Biaxial ratchetting with novel variations of kinematic hardening

Yannis F. Dafalias, Heidi P. Feigenbaum

Research output: Contribution to journalArticle

41 Scopus citations

Abstract

Kinematic hardening and the associated concept of back-stress and its evolution are fundamental constitutive ingredients of classical plasticity theory used to simulate the inelastic material response under stress reversals. Cyclic plasticity addresses such response under a sequence of repeated stress reversals, which results in plastic strain accumulation, called ratchetting. Biaxial ratchetting occurs whenever the material is loaded in two directions although typically the cyclic loading is only in one direction. The realistic description of the material response during cyclic loading depends strongly on the kind of kinematic hardening used. This paper investigates the performance of some existing and novel kinematic hardening rules in the prediction of ratchetting. The multiplicative AF model by Dafalias et al. (2008a,b), which was originally applied to the simulation of uniaxial ratchetting, will be used here to simulate also biaxial ratchetting and will be compared with a model using the concept of a hardening stress threshold. The suggestion of Delobelle et al. (1995) to combine the Armstrong/Frederick and Burlet and Cailletaud (1986) kinematic hardening rules is incorporated in the aforementioned model and used to obtain improved simulations of biaxial ratchetting. After showing a deficiency of the foregoing suggestion which results in the possibility for the back-stress to cross it's bounding surface and induce a negative plastic modulus, a variation is proposed void of the foregoing deficiency, which is successfully tested in the simulation of multiple biaxial ratchetting experimental results on carbon steel 1026.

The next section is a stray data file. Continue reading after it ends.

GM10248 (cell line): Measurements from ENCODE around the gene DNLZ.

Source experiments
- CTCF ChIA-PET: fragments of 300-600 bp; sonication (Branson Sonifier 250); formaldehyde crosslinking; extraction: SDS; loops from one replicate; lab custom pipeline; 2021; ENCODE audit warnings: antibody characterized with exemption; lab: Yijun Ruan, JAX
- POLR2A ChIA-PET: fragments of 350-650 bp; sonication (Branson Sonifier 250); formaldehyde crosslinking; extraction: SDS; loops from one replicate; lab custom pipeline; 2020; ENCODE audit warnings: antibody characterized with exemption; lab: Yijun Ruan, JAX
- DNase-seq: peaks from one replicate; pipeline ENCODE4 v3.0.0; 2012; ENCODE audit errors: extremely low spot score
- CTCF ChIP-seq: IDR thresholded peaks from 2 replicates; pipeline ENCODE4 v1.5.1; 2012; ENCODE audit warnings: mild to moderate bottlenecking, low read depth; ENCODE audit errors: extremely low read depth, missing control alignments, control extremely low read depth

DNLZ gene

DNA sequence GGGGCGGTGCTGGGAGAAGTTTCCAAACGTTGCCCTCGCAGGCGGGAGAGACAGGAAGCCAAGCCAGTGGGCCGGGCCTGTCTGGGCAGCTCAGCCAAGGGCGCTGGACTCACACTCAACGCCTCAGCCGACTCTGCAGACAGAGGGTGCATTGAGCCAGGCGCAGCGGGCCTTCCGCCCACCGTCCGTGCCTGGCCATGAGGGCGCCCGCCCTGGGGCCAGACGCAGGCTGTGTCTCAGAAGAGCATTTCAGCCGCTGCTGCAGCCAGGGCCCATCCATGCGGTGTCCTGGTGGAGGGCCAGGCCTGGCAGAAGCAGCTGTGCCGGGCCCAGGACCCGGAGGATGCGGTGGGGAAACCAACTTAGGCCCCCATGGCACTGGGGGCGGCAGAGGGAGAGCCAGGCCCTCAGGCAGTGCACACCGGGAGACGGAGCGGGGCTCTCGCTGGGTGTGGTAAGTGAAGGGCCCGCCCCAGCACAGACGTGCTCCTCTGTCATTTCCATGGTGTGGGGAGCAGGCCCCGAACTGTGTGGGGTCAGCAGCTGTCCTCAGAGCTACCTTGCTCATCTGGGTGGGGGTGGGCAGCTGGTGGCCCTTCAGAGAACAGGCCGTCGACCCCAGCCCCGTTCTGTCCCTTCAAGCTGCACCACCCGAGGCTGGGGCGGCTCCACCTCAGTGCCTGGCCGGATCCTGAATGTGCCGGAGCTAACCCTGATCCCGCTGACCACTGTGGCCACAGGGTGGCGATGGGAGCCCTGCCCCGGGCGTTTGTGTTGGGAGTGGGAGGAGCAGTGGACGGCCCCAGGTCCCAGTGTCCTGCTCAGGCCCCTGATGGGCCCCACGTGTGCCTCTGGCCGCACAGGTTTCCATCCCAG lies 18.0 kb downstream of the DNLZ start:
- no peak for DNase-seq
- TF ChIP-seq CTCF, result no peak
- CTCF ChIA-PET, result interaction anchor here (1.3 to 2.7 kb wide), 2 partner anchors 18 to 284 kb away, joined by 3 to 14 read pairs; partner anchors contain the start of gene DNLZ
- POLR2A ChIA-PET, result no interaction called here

Original languageEnglish (US)
Pages (from-to)479-491
Number of pages13
JournalInternational Journal of Plasticity
Volume27
Issue number4
DOIs
StatePublished - Apr 1 2011

Keywords

  • Biaxial ratchetting
  • Cyclic plasticity
  • Kinematic hardening
  • Multicomponent
  • Multiplicative

ASJC Scopus subject areas

  • Materials Science(all)
  • Mechanics of Materials
  • Mechanical Engineering

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